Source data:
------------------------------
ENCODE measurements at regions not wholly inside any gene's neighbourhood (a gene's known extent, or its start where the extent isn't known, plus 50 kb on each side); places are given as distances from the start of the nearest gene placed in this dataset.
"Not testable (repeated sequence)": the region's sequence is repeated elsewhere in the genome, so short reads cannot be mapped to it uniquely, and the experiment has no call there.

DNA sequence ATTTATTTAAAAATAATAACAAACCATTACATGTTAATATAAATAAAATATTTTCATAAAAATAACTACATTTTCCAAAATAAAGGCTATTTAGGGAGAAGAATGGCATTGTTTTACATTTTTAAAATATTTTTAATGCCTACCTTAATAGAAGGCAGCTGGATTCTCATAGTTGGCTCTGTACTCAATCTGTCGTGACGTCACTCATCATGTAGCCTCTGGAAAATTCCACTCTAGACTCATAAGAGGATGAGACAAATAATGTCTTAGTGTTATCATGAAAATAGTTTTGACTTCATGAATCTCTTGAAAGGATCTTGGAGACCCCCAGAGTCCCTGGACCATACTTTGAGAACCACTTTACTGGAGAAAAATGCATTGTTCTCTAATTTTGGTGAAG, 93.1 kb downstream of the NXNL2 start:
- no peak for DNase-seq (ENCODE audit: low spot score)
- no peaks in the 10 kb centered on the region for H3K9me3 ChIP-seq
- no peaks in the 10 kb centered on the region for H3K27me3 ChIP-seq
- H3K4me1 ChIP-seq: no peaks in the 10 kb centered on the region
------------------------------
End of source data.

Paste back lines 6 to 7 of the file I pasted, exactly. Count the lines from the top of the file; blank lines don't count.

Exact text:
- no peaks in the 10 kb centered on the region for H3K27me3 ChIP-seq
- H3K4me1 ChIP-seq: no peaks in the 10 kb centered on the region